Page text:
Big Rigs Are Big Rigs; Pay Attention Out There

Big Rigs Are Big Rigs; Pay Attention Out There

You’re motoring along a San Bernardino County road when you notice that the truck ahead of you looks as long as a city block. It’s not your imagination. It is as long as a city block. But it is in the slow lane. Whew.

But wait – is it wobbling into your lane with no directional flashing? Or that it your imagination?

Your worry is understood. In 2015, large trucks were involved in more than 400,000 accidents, resulting in more than 4,000 deaths and 116,000 injuries, according to AAA Foundation For Traffic Safety – a nonprofit research organization.

That is a four percent increase from the previous year. But according to a study by Leveraging Large Truck Technology and Engineering Safety Gains, in conjunction with AAA, adding advanced safety technology has the potential to prevent more than 60,000 truck related accidents a year.

Among the suggestions:

  • Lane departure warning systems, which alert the driver when a vehicle drifts out of its lane.
  • Automatic emergency braking systems, which detect when a truck is in danger of striking a vehicle (and brakes automatically if needed).
  • Air disc brakes, which compared to traditional drum brakes, provide maintenance and performance advantages.
  • Video-based onboard safety monitoring systems, which can use cameras in vehicles and other sensors to monitor the driver’s performance and behavior. They can also help trucking companies provide feedback to their drivers.

“There’s no question that truck safety technology saves lives,’’ said Dr. David Yang, executive direction of the AAA Foundation. “This new research shows that the benefits of adding many of these technologies to trucks clearly outweigh the cost.’’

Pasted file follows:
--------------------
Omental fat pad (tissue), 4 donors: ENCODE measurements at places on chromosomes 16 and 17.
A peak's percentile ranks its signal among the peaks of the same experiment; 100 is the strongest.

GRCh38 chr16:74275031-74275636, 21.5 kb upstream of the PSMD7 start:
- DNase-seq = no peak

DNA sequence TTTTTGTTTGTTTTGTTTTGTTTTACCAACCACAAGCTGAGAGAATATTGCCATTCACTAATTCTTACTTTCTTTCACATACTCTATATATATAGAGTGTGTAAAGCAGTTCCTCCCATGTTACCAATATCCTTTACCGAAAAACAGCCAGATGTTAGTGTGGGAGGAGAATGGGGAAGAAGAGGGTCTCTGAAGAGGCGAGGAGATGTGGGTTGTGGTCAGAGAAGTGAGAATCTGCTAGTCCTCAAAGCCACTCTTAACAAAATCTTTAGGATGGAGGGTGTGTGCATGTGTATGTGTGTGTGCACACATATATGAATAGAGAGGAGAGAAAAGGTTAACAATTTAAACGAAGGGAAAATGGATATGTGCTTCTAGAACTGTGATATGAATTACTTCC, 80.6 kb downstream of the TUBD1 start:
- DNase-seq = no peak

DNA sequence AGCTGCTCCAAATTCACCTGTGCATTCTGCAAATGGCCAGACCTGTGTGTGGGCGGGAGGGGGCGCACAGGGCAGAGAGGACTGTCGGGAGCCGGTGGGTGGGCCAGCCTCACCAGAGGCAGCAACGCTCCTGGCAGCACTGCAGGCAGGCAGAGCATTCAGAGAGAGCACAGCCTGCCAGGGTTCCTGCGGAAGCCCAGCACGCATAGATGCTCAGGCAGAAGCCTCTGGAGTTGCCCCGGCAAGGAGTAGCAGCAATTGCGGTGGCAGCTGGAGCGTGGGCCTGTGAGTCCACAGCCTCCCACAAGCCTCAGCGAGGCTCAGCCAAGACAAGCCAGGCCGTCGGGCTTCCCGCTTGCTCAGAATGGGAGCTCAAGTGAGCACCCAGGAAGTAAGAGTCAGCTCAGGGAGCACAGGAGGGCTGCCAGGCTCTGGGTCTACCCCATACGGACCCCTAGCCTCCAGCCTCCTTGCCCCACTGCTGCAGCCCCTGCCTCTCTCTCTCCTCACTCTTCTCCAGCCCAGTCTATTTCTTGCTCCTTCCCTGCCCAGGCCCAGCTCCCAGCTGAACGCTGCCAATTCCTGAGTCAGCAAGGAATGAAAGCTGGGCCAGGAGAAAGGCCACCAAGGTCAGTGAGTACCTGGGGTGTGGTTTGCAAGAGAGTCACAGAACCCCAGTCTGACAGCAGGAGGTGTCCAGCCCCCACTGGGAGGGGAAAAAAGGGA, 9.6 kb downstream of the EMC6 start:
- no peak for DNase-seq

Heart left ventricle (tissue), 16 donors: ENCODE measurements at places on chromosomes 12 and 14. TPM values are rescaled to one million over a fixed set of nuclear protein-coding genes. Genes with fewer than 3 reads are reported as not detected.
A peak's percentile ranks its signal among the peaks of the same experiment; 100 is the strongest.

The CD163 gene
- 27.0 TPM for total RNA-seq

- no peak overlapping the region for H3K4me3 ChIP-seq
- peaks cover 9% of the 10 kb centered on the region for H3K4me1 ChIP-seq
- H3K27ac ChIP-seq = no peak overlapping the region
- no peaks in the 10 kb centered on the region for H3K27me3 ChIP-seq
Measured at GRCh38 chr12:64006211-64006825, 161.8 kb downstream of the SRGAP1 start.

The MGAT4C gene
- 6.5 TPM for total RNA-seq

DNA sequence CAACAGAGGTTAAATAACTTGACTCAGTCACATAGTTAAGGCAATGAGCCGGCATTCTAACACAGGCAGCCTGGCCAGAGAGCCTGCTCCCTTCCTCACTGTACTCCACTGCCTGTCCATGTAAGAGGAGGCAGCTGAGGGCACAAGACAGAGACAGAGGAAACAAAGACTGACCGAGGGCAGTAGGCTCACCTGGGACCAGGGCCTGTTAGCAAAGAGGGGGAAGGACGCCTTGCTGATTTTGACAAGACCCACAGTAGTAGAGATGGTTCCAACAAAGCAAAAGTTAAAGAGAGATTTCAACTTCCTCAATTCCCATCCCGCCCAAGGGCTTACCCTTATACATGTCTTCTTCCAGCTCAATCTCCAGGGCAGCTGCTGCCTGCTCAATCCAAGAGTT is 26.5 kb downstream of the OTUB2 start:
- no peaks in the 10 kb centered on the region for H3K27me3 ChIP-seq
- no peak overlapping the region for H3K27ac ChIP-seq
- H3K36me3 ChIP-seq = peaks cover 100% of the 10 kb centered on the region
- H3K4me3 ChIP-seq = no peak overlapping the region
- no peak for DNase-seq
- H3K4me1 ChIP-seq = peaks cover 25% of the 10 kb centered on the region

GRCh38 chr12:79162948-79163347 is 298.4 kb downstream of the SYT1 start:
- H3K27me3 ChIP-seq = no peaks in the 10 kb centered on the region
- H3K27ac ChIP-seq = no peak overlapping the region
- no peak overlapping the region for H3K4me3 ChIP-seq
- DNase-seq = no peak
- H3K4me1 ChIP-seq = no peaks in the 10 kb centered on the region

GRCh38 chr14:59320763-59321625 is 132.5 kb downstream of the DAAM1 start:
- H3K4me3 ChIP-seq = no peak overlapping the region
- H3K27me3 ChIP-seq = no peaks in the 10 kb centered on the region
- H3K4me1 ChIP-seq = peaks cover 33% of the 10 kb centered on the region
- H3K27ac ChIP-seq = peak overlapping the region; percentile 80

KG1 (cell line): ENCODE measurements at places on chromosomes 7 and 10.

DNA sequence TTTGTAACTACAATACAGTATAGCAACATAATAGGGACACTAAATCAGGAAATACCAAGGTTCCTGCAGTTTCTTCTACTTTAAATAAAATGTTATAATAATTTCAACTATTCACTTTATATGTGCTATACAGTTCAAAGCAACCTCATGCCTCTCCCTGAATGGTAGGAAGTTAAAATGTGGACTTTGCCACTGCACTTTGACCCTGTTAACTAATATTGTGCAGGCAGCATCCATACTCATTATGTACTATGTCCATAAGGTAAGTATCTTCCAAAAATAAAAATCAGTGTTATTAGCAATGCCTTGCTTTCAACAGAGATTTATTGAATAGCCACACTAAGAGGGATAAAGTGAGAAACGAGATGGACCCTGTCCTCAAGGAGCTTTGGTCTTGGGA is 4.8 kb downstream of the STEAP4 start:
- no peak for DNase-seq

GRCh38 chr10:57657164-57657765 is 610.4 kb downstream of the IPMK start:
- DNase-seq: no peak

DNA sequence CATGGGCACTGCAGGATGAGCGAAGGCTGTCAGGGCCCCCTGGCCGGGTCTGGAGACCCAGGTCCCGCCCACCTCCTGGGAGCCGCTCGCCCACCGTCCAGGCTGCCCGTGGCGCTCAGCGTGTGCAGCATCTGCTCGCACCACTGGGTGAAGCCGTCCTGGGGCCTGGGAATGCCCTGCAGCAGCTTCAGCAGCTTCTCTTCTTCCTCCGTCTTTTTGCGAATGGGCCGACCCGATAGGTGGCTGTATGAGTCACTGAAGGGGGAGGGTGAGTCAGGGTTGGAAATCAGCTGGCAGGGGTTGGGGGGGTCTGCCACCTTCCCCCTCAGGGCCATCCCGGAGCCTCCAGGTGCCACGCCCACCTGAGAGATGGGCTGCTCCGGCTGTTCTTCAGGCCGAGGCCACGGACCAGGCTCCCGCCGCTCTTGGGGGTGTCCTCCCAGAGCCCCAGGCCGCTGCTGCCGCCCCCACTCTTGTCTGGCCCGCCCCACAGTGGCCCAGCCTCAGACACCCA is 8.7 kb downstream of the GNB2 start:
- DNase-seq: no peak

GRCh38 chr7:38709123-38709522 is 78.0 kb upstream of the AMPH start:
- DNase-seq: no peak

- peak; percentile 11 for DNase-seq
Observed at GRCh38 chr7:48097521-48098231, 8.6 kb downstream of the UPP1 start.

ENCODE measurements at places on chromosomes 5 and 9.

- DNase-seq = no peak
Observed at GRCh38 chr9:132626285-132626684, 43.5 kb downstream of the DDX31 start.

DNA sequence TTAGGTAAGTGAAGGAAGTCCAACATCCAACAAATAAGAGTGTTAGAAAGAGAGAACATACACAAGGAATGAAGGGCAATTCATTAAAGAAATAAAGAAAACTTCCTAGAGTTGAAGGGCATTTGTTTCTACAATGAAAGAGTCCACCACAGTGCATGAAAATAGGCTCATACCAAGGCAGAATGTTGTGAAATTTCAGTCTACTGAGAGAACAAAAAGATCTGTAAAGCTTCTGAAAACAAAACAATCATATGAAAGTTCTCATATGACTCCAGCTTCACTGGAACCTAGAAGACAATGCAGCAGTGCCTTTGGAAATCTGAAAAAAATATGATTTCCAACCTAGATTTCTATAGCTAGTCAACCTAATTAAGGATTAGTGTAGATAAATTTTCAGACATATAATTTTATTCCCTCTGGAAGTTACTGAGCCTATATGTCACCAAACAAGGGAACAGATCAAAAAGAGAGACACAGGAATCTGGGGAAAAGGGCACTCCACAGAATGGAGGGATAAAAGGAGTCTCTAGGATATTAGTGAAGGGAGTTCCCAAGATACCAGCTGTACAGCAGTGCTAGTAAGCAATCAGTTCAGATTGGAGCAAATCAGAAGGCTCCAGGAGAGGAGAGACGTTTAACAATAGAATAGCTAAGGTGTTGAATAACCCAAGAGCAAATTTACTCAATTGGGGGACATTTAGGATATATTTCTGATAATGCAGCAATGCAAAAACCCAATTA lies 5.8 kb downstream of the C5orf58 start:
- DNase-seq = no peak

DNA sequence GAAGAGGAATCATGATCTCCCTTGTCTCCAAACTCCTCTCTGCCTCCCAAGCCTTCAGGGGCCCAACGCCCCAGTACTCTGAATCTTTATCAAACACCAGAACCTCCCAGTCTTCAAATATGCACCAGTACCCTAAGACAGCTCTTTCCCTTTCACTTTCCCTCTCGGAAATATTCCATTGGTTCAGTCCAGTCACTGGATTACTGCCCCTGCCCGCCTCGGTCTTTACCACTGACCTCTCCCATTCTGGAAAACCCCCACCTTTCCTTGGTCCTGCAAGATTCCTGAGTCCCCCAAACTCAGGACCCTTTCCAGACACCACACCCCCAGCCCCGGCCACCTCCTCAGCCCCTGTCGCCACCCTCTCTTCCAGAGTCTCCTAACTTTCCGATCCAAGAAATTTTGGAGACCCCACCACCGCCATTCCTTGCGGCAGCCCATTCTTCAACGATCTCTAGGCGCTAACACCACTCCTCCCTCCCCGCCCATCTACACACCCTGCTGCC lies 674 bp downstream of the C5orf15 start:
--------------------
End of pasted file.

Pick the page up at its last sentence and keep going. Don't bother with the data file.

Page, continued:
The survey’s analysis also claims that lane departure warning systems could prevent up to 6,300 crashes, 1,300 injuries and more than 115 deaths per year.

The report also recommended that, when traveling near a large truck, drivers should:

  • Follow at a safe distance.
  • Be aware that trucks have large blind spots. If you cannot see the driver in the truck’s side view mirror, he or she cannot see you.
  • Leave plenty of room between your car and a truck when coming to a stop on a hill. Trucks may roll back as the driver takes his or her foot off the brake.
  • Don’t speed up when a truck is passing. Slow down and give the truck plenty of room to pass.
  • Allow plenty of space for a truck driver who is signaling to change lanes.

A recent AAA consumer survey conducted in parallel with the report found that six out of ten U.S. adults feel less safe driving past large commercial trucks than driving past passenger cars. This is due to factors like large truck size and the fact that trucks have larger blind spots and less visibility.

About one in four U.S. adults, according to the survey, said that adding safety technology to large trucks would help them feel better about sharing the road.

It’s not just your imagination.

If you are involved in an accident with a truck, please contact the Law Offices of Brian Brandt.

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